When Australia decided to go the way of tyranny and force her law-abiding people to turn in their firearms,  Mr. Rodney William Ansell (aka the real “Crocodile Dundee”) refused to comply with the tyranny.   Australian police attempted to disarm him by force.  A shoot-out occurred, and Mr. Ansell was killed along with an Australian policeman.

Here is his story, written by Vin Suprynowicz and originally published Sept. 19, 2006:

Rodney William Ansell a.k.a "Crocodile Dundee"

A few days ago, the Review-Journal – along with a lot of other metropolitan dailies – gave prominent coverage to the death of Steve Irwin, the popular Australian zookeeper who charmed international audiences with his enthusiastic animal-chasing on the Discovery Network’s Animal Planet channel.

Irwin, widely known as “the Crocodile Hunter,” was killed Monday by a stingray that rose and stabbed him in the chest with its spine while the 44-year-old was at work filming a television segment, swimming at Australia’s Great Barrier Reef.

Irwin’s enthusiasm was infectious. His manner of death was certainly noteworthy. All doubtless sympathize with his wife and two young children.

Still, Irwin died doing what he loved. And without diminishing his memory or his family’s loss, perhaps we can draw a distinction between a death that is merely unfortunate and fascinating and one that is significant.

It could be an interesting exercise to compare the prominent coverage of Irwin’s death with the slim few paragraphs (at most) devoted by the America news media on or about Aug. 4, 1999, to the death of 44-year-old Rodney William Ansell. The 1988 Australian Northern Territory Man of the Year – so honored in part because he was widely acknowledged to be the real-life character on whom Paul Hogan, Ken Shadie, and John Cornell based their movie character “Crocodile Dundee” – was killed in a shootout with police.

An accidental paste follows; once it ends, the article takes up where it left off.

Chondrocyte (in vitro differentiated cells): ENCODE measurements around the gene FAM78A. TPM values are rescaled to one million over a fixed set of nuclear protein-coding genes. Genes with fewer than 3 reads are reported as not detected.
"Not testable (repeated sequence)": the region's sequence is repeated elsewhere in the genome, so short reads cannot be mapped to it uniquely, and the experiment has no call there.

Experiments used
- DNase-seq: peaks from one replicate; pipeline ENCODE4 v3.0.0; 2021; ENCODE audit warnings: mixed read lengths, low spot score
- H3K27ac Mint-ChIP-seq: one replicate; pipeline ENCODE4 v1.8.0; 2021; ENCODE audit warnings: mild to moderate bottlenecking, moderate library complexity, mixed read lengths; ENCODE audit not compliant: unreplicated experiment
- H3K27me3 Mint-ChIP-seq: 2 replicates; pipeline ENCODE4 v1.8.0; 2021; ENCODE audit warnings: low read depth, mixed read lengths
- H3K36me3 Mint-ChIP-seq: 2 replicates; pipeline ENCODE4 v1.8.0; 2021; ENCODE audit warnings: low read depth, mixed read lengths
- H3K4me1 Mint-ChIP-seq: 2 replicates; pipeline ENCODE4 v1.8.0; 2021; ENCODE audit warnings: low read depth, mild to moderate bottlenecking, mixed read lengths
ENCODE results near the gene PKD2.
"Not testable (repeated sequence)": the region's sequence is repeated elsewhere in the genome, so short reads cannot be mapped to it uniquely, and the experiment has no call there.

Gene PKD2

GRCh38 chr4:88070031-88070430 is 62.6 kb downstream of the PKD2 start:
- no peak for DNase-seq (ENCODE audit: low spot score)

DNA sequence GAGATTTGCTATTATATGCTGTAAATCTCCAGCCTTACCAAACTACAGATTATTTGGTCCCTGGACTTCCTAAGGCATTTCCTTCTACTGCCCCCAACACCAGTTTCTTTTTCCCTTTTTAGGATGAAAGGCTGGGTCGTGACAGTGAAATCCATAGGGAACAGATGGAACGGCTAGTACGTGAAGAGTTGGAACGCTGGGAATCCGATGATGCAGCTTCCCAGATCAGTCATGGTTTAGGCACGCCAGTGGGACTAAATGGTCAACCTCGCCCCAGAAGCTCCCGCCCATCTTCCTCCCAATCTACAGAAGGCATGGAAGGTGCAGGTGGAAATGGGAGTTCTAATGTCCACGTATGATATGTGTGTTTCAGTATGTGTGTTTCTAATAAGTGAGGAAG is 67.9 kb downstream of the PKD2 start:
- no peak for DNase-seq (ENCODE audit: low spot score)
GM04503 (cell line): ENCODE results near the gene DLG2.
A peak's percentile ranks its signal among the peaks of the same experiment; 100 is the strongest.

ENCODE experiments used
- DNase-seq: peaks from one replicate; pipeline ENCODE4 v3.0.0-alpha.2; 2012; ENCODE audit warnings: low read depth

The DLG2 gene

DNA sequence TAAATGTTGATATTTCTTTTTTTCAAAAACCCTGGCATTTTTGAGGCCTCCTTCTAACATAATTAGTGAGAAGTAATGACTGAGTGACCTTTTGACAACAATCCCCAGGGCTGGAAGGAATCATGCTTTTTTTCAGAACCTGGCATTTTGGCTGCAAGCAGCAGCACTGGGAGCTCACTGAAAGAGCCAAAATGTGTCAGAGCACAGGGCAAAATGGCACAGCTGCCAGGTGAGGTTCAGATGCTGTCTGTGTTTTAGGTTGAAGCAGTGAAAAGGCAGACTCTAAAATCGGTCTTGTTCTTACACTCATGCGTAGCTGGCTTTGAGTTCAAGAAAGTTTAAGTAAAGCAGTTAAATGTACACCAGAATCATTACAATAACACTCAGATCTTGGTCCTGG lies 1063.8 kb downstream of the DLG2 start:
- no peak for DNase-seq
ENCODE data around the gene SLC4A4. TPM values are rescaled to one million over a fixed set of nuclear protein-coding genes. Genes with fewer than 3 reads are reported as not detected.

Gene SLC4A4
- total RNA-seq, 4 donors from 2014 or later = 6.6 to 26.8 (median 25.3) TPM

Yes, the circumstances surrounding Ansell’s death took a little more time to put together. The question is: Did anyone in the press ever bother, and if not, why not?

Ansell was just 21 when he became lost for two months in the bush west of Darwin. He’d been on a fishing trip near the mouth of the Victoria River, accompanied only by his two cattle dogs, when his boat was capsized and sunk, possibly by a whale. He managed to board his tender vessel, a small dinghy with only one oar, and retrieve his dogs and a small amount of equipment including his rifle, knives and bedding – but no fresh water.

Alone, far from any shipping lanes, Ansell traveled up the Fitzmaurice River over the next 72 hours, becoming severely dehydrated before finally finding fresh water above the tide line. He then managed to survive for two months by hunting and shooting cattle for food, before being rescued by a small party of drovers. (Presumably it wasn’t their cattle he’d been shooting, or our tale might be much shorter.)

Ansell, blond and bearing an uncanny resemblance to actor Paul Hogan, wrote a book and starred in a documentary about his exploits, both called “To Fight the Wild.” The story sparked the interest of actor Hogan and his co-writers, who scored a major hit with their 1986 film “Crocodile Dundee.”

Seven years ago, Ansell was killed in a shootout with police just south of Darwin. An Australian police sergeant also died. Why?

In a June 2000 essay, physician, author, and Cuban émigré Dr. Miguel Faria asks what was going on in Australia in the late 1990s that could help explain the timing of this famous Australian survivalist shooting it out with authorities:

“Although Ansell was no angel and had had previous run-ins with police, he had been named 1988 Australian Northern Territory Man of the Year for inspiring the movie and putting ‘the Australian Outback on the map,'” Dr. Faria notes.

“What motivated this shooting? In 1996, Australia adopted Draconian gun control laws banning certain guns (60 percent of all firearms), requiring registration of all firearms and licensing of all gun owners. ‘Crocodile Dundee’ believed the police were coming to confiscate his unregistered firearms.